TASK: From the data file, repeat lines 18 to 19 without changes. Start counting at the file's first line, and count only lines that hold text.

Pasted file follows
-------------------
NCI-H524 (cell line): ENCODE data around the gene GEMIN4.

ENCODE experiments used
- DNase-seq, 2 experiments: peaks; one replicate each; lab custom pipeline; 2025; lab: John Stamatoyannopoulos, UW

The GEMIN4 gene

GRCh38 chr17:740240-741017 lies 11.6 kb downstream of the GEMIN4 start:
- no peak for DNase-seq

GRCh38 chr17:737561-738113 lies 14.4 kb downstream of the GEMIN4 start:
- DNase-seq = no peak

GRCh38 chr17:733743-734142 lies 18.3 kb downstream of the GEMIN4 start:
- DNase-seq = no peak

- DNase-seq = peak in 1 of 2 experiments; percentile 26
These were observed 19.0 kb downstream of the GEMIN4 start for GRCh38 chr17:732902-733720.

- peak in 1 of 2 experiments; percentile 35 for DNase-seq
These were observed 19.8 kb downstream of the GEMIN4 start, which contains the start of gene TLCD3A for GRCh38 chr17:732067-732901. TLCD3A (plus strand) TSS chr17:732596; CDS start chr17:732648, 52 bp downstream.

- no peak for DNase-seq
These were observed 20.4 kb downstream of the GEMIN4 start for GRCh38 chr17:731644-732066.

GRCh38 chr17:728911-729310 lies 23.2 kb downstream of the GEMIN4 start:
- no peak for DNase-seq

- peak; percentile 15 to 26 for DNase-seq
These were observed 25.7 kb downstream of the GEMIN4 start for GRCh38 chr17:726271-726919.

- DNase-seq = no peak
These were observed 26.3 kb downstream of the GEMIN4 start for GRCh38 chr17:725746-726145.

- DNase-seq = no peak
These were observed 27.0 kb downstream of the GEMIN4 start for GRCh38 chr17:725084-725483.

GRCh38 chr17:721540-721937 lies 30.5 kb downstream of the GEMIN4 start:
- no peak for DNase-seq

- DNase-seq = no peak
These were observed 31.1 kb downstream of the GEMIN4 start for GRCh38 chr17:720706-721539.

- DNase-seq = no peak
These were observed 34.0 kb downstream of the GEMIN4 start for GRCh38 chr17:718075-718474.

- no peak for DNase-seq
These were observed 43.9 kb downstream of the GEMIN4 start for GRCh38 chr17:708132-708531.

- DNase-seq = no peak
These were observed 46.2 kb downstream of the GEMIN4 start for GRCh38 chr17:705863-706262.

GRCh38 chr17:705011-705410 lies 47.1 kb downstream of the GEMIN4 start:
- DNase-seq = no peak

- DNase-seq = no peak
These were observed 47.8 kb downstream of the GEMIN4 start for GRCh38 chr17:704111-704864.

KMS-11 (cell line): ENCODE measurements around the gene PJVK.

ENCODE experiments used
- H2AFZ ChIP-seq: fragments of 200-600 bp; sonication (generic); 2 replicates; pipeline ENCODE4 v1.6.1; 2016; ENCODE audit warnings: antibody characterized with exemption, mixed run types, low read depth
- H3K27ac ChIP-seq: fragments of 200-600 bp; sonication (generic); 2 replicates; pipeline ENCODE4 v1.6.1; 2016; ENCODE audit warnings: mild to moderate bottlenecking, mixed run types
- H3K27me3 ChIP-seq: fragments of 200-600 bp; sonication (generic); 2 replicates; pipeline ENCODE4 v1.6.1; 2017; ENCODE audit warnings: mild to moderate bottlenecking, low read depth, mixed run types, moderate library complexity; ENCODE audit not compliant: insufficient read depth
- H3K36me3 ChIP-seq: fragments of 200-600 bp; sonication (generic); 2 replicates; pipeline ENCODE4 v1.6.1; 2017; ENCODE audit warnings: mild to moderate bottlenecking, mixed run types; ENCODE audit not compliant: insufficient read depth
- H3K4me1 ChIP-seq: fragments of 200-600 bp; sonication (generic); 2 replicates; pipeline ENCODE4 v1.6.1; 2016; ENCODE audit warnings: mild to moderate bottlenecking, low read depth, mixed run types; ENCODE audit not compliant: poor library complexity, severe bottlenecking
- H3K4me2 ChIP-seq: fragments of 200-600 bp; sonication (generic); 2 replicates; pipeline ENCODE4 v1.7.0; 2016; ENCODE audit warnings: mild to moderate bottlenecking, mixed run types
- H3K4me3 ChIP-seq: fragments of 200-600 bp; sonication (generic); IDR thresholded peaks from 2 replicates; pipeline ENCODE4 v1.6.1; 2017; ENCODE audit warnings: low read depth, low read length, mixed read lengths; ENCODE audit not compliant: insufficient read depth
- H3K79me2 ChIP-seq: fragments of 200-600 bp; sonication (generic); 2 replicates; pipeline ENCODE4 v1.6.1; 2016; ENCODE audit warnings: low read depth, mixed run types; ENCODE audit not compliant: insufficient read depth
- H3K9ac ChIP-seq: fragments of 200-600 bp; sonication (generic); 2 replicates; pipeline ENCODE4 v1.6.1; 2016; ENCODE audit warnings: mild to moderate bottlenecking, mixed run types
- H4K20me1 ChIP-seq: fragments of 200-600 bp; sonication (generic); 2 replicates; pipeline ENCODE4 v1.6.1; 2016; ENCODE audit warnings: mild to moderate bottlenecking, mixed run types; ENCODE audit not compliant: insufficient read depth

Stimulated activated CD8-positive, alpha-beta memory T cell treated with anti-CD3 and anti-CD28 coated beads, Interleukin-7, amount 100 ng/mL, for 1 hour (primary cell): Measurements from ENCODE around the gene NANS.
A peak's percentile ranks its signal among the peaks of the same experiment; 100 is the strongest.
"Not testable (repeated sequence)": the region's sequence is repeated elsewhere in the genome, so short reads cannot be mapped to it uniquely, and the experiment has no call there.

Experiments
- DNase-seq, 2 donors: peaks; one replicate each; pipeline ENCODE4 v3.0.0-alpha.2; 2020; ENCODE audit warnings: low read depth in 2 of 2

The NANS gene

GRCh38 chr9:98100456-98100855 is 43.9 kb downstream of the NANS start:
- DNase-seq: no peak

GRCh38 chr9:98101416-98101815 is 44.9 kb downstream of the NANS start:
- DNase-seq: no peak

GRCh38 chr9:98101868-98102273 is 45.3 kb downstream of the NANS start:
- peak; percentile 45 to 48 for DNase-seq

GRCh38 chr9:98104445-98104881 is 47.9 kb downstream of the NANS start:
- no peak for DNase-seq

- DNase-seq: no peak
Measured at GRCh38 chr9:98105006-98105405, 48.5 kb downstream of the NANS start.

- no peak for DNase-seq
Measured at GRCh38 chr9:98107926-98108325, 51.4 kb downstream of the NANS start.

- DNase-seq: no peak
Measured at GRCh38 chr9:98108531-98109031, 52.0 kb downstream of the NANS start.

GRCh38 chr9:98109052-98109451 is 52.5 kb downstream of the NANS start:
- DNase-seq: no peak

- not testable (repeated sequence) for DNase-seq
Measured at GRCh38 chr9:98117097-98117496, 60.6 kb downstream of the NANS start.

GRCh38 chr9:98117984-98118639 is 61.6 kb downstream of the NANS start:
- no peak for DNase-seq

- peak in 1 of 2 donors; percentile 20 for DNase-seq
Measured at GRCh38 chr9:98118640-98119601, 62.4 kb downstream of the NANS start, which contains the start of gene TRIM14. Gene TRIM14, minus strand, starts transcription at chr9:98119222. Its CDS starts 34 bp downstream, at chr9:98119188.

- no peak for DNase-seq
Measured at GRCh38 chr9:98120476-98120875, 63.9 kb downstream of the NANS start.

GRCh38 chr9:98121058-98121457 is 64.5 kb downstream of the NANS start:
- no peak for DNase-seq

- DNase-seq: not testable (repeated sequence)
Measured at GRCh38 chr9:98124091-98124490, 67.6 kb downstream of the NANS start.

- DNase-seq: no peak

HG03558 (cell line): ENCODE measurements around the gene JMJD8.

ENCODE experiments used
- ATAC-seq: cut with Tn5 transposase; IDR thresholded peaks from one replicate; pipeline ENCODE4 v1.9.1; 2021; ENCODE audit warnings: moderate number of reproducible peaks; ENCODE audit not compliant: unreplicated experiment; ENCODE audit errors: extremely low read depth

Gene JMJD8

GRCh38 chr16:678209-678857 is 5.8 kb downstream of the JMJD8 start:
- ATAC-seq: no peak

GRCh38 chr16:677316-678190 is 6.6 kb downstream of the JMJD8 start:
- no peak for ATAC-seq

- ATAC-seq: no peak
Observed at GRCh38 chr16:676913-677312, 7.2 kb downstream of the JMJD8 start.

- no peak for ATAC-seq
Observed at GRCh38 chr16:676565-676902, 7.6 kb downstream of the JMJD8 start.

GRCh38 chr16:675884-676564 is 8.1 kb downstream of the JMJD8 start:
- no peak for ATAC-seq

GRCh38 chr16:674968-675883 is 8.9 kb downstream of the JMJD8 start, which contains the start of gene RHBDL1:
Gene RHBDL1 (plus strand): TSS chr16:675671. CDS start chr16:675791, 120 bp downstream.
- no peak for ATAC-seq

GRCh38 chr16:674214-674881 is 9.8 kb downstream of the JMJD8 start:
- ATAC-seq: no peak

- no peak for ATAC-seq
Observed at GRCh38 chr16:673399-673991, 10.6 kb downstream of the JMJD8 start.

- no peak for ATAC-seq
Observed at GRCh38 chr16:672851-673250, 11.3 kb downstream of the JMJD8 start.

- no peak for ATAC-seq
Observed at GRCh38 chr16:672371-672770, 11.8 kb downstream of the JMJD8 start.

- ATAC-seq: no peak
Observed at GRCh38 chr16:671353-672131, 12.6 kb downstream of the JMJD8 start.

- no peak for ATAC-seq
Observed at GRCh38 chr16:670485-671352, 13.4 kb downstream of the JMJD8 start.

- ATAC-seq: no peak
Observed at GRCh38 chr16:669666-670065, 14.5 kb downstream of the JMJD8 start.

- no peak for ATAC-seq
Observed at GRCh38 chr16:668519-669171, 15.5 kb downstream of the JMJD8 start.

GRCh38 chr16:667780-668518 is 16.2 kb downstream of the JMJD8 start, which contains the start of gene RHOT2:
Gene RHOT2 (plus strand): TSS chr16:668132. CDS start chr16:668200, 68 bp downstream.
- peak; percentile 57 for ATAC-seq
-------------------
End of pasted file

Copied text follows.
- no peak for DNase-seq

- peak; percentile 15 to 26 for DNase-seq